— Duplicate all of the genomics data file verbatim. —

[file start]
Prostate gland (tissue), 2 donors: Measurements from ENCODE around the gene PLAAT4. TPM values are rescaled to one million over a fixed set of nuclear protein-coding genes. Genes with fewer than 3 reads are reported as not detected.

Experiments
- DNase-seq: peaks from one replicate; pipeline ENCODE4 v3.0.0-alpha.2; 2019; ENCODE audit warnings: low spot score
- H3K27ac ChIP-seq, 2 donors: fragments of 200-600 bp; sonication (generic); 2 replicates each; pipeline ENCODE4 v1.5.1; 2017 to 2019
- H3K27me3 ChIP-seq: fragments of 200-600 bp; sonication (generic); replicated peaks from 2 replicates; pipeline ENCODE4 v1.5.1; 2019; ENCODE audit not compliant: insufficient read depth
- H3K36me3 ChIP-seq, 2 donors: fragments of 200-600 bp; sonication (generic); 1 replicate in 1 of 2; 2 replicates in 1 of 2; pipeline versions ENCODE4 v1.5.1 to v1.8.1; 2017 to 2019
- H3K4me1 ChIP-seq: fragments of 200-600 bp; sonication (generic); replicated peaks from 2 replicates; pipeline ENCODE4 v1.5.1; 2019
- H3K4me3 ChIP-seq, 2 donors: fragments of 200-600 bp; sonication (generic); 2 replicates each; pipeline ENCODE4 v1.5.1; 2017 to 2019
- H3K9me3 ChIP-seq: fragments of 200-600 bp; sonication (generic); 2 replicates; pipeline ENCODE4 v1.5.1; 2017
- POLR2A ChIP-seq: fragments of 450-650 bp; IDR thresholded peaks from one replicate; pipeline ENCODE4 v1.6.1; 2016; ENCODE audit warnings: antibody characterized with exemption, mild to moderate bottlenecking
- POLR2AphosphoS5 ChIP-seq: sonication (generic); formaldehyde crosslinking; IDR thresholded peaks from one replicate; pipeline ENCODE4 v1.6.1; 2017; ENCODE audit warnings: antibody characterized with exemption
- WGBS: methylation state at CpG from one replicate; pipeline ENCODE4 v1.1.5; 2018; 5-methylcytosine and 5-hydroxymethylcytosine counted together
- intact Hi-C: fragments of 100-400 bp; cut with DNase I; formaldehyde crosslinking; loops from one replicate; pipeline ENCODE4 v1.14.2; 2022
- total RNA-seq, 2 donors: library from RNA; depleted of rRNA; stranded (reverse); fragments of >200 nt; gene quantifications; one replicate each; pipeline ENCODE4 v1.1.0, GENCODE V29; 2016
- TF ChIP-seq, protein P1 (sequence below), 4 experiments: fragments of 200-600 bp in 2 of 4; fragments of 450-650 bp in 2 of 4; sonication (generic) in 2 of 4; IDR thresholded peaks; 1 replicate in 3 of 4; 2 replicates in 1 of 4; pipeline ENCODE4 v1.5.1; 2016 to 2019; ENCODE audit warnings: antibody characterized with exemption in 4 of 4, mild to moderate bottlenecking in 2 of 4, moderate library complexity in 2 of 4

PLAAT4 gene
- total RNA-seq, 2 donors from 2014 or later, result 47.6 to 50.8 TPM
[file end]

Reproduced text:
Prostate gland (tissue), 2 donors: Measurements from ENCODE around the gene PLAAT4. TPM values are rescaled to one million over a fixed set of nuclear protein-coding genes. Genes with fewer than 3 reads are reported as not detected.

Experiments
- DNase-seq: peaks from one replicate; pipeline ENCODE4 v3.0.0-alpha.2; 2019; ENCODE audit warnings: low spot score
- H3K27ac ChIP-seq, 2 donors: fragments of 200-600 bp; sonication (generic); 2 replicates each; pipeline ENCODE4 v1.5.1; 2017 to 2019
- H3K27me3 ChIP-seq: fragments of 200-600 bp; sonication (generic); replicated peaks from 2 replicates; pipeline ENCODE4 v1.5.1; 2019; ENCODE audit not compliant: insufficient read depth
- H3K36me3 ChIP-seq, 2 donors: fragments of 200-600 bp; sonication (generic); 1 replicate in 1 of 2; 2 replicates in 1 of 2; pipeline versions ENCODE4 v1.5.1 to v1.8.1; 2017 to 2019
- H3K4me1 ChIP-seq: fragments of 200-600 bp; sonication (generic); replicated peaks from 2 replicates; pipeline ENCODE4 v1.5.1; 2019
- H3K4me3 ChIP-seq, 2 donors: fragments of 200-600 bp; sonication (generic); 2 replicates each; pipeline ENCODE4 v1.5.1; 2017 to 2019
- H3K9me3 ChIP-seq: fragments of 200-600 bp; sonication (generic); 2 replicates; pipeline ENCODE4 v1.5.1; 2017
- POLR2A ChIP-seq: fragments of 450-650 bp; IDR thresholded peaks from one replicate; pipeline ENCODE4 v1.6.1; 2016; ENCODE audit warnings: antibody characterized with exemption, mild to moderate bottlenecking
- POLR2AphosphoS5 ChIP-seq: sonication (generic); formaldehyde crosslinking; IDR thresholded peaks from one replicate; pipeline ENCODE4 v1.6.1; 2017; ENCODE audit warnings: antibody characterized with exemption
- WGBS: methylation state at CpG from one replicate; pipeline ENCODE4 v1.1.5; 2018; 5-methylcytosine and 5-hydroxymethylcytosine counted together
- intact Hi-C: fragments of 100-400 bp; cut with DNase I; formaldehyde crosslinking; loops from one replicate; pipeline ENCODE4 v1.14.2; 2022
- total RNA-seq, 2 donors: library from RNA; depleted of rRNA; stranded (reverse); fragments of >200 nt; gene quantifications; one replicate each; pipeline ENCODE4 v1.1.0, GENCODE V29; 2016
- TF ChIP-seq, protein P1 (sequence below), 4 experiments: fragments of 200-600 bp in 2 of 4; fragments of 450-650 bp in 2 of 4; sonication (generic) in 2 of 4; IDR thresholded peaks; 1 replicate in 3 of 4; 2 replicates in 1 of 4; pipeline ENCODE4 v1.5.1; 2016 to 2019; ENCODE audit warnings: antibody characterized with exemption in 4 of 4, mild to moderate bottlenecking in 2 of 4, moderate library complexity in 2 of 4

PLAAT4 gene
- total RNA-seq, 2 donors from 2014 or later, result 47.6 to 50.8 TPM